CHITTACONG
REMADE IN BENGLADESH,
ARTICULATION D’UNE PRODUCTION LOCALE RÉSILIENTE
 
Auteur : Meriem Chabani
source : diplome ENSA paris malaquais, 2013
LafargeHolcim Awards Next Generation 5eme place
Directeur de département : Steven Melemis
Directeur d’étude : Marc Armangaud
Second Enseignant: Sandra Parvu
 

“La ville échappe à son déterminisme grâce à l’inventivité et à l’improvisation de ses habitants. Si ce sont des intentions politiques qui la dessinent, c’est sa population qui la transforme. Chittagong, dont les grands corps urbains sont le résultat d’investissements étrangers et dont la politique urbaine est fortement dépendante, est à la fois “ville des autres”, et la ville de tous.”

Remade in Bangladesh aims to investigate, at an urban and architectural scale, the Bangladeshi textile industry. Through the creation of a collective of the same name, based on the creation of new relationships of mutual benefit between the city’s existing stakeholders, the author gives herself the mission of redefining the meaning of made in Bangladesh as it exists today, as a precarious mode of production rather than a product with intrinsic and symbolic qualities. Rather than centralised mass production, the project explores the establishment of a network of small-scale production cells organised around an import/export fair.


Synthèse territoriale des interventions. ©Meriem Chabani  

At the heart of foreign financial interests, Bangladesh has to develop while making arrangements with restrictive geopolitical dynamics. Chittagong, as main harbour of the country, second biggest city, heart of the import/export economy of Bangladesh, is home to the ever growing tensions between big industry and small scale economy. 92% of the country’s exportations travel through Chittagong’s port. Which makes it, in terms of economy and ahead of the capital Dhaka, the beating heart of the country’s relationship to the world.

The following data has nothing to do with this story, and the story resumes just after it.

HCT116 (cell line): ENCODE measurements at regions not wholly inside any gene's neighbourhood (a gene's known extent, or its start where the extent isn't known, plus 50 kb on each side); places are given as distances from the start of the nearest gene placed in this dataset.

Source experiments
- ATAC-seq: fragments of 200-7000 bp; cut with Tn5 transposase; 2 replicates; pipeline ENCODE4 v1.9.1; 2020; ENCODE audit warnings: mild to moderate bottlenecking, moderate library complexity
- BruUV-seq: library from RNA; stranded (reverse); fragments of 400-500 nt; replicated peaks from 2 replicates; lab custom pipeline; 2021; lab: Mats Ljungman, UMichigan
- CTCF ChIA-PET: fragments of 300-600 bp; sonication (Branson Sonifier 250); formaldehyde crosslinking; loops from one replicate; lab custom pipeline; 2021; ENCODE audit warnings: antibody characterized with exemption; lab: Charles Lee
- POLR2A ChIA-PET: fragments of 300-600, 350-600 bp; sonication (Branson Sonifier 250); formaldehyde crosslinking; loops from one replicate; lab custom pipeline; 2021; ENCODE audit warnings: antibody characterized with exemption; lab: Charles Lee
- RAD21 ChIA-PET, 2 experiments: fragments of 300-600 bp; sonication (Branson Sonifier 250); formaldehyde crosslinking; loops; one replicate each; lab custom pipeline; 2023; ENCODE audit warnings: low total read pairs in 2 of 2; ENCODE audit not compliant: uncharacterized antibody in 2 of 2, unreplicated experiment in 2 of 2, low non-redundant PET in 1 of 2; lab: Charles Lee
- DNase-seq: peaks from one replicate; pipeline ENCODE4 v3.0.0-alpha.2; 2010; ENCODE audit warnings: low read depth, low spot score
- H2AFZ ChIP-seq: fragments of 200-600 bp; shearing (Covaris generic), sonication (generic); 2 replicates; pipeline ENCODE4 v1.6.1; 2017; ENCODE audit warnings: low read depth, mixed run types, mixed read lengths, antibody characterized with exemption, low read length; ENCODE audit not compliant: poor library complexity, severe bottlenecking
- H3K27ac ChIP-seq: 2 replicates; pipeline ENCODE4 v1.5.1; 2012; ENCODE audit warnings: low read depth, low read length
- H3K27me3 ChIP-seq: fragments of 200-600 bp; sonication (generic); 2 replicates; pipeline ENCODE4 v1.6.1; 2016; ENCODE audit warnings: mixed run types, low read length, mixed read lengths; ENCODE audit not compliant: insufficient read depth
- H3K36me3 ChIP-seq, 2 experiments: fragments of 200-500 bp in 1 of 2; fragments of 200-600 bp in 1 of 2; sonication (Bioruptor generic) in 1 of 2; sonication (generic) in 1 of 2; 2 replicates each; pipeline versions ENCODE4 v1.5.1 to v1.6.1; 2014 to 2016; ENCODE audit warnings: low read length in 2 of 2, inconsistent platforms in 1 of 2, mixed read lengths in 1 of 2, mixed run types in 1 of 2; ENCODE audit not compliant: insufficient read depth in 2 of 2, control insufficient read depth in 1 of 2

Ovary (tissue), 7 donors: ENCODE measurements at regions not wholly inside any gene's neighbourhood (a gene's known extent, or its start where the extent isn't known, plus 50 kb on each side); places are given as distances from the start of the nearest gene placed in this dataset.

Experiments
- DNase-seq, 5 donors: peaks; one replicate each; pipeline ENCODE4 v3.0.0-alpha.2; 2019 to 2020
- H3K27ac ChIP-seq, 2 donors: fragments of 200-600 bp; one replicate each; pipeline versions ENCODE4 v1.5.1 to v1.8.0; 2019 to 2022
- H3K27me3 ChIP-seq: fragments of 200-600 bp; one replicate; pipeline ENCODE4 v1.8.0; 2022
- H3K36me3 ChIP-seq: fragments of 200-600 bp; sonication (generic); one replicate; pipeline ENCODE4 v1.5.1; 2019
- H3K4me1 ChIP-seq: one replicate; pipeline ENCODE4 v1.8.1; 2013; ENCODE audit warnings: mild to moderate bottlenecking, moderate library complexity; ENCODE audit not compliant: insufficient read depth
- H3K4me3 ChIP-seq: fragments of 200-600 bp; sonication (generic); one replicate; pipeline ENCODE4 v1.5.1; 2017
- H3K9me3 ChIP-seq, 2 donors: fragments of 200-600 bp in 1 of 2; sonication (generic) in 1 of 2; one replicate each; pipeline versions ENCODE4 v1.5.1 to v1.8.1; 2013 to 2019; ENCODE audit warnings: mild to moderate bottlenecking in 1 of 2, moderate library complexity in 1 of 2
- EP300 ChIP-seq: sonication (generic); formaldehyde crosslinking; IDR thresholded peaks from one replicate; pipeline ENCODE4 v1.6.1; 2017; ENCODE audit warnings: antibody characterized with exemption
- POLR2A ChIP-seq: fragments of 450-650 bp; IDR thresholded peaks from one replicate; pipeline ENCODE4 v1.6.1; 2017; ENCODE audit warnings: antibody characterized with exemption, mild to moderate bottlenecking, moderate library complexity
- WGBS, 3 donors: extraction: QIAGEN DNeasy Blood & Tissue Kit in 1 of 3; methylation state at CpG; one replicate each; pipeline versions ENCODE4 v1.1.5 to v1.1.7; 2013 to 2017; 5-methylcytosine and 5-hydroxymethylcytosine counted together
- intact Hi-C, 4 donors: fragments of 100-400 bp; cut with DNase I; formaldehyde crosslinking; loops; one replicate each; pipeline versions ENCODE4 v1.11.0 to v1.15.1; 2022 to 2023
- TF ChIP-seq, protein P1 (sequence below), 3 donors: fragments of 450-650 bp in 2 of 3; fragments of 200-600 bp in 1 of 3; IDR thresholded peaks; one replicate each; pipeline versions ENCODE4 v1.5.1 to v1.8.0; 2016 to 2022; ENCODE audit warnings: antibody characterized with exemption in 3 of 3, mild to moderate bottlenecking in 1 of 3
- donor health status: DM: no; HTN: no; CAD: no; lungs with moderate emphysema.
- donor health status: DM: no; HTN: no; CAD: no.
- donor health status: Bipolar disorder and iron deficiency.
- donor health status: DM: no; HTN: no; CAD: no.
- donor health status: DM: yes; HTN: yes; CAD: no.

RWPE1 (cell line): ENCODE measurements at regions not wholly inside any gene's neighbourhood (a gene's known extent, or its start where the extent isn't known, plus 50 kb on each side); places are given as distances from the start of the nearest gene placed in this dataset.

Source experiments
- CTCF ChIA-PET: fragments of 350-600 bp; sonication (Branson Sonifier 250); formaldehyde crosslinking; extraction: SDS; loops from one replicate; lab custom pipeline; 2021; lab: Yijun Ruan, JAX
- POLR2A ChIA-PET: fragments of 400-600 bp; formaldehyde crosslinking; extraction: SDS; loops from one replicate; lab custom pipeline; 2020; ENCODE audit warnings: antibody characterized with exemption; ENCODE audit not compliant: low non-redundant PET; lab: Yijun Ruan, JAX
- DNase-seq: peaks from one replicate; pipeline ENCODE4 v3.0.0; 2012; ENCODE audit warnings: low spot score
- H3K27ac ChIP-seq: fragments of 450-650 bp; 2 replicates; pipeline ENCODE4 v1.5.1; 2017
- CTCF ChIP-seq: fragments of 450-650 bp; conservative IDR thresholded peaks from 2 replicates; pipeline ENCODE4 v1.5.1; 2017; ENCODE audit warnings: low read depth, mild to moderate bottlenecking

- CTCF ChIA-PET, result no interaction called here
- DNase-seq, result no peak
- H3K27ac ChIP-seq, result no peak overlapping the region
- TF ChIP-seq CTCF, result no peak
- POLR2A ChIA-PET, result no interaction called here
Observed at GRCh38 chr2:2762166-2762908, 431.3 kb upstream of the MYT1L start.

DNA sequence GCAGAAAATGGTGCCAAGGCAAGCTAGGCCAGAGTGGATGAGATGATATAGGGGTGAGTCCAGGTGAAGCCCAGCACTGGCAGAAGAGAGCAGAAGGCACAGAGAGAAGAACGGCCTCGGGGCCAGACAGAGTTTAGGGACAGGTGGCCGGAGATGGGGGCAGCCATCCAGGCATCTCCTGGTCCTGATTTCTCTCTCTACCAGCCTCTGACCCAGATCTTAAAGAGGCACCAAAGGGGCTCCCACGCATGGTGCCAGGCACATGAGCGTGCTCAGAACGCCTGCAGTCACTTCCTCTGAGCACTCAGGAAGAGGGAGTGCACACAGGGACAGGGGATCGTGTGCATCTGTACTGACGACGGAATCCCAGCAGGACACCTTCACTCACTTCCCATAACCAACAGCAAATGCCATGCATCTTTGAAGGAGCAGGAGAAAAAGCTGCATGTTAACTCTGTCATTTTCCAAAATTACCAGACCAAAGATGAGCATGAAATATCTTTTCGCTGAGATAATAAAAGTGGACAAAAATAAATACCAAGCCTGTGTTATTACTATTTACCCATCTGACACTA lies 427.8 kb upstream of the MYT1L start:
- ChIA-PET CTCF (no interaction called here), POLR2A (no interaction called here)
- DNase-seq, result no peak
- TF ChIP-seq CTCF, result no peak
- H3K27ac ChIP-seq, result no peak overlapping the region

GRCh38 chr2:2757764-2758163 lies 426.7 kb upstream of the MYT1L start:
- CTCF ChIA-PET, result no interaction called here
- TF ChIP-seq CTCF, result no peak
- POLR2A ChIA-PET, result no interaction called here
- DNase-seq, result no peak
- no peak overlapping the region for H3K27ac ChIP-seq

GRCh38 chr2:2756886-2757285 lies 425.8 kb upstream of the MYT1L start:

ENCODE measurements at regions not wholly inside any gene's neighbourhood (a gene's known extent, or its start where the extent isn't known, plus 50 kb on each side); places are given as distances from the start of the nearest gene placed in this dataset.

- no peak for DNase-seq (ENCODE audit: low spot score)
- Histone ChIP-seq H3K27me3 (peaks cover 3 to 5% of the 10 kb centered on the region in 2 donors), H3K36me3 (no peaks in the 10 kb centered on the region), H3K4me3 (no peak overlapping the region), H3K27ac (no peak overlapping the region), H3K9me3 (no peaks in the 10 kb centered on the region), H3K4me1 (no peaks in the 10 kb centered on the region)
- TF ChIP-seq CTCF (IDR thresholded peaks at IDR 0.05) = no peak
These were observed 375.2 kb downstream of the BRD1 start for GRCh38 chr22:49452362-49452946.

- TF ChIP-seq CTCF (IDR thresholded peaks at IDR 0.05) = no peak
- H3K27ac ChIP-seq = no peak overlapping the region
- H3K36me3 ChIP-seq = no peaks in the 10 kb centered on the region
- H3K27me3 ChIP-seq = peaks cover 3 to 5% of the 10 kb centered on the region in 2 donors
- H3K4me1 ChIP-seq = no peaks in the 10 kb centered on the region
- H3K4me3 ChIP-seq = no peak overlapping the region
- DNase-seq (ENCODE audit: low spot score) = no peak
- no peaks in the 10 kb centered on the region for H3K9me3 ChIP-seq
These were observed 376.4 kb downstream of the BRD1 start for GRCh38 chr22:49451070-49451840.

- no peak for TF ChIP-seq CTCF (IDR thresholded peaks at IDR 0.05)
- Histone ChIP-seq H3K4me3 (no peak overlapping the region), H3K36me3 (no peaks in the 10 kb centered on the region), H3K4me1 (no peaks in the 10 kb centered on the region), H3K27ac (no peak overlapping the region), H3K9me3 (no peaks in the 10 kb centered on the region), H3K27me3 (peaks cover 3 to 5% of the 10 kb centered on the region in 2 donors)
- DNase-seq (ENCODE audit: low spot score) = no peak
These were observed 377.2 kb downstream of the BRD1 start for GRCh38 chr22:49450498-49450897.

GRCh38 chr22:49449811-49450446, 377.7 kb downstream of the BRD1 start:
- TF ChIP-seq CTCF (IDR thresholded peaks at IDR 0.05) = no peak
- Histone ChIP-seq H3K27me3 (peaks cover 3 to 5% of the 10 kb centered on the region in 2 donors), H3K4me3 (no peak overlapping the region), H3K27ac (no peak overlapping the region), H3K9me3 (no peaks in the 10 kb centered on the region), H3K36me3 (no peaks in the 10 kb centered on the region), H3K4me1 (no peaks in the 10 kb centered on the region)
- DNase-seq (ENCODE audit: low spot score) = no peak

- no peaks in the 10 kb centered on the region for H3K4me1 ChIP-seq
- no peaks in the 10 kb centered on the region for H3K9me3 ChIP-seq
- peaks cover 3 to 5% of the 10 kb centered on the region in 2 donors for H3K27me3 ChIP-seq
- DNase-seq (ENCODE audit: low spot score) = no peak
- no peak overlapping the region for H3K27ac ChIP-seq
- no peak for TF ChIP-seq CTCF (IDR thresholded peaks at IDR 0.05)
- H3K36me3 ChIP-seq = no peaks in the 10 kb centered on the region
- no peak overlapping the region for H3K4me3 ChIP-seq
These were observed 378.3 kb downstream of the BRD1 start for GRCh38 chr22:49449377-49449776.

©Meriem Chabani  


Mise en place d'un système de micro-entreprise.  

In Chittagong, living and producting go hand by hand. Shops often have workshops in the backyard, when they’re not on the street front, which build the products being sold day by day. Often, housing is in the direct vicinity of the workspace, when it’s not directly interwoven. This the reason why the toolhouse, an architectural form grouping production, sales and housing under the same roof, is the starting point for a strategic insertion of production into the urban tissue. The project is broken down into four missions of the Remade in Bangladesh collective that take shape in an overall urban strategy. The author proposes a catalogue of ten architectural typologies offering a range of possible means of insertion in the semi-urban tissue of the Anwara-Karnaphuly district. At each step, the actors involved are identified and constitute the substance of the project: a project is proposed, but for and with whom?


Foire Import/Export : Un évènement pour la promotion et la vente des produits “Remade in Bangladesh” à l’international.  


Toolhouses, ateliers, 10 propositions. ©Meriem Chabani  

The construction catalogue (toolhouses, workshops, exhibition center) offers simple and easily reproducible structures. For security reasons, concrete is the main structural material, protecting from floods and heat. Local materials like bamboo, mud and bricks are used as secondary structures.

Conceived as a critique of the effect of globalisation’s mechanisms on the territories of the developing world, Remade in Bangladesh operates primarily as the evidence of a possible alternative. It illustrates the responsibilities of the architect and their margins for manoeuvre in their capacity as mediator as much as builder, across a range of scales.


©Meriem Chabani  


©Meriem Chabani  


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Photos prises à l'occasion de l'exposition New South à la galerie du Crous.
Novembre 2015.


©Pierre Seron  


©Pierre Seron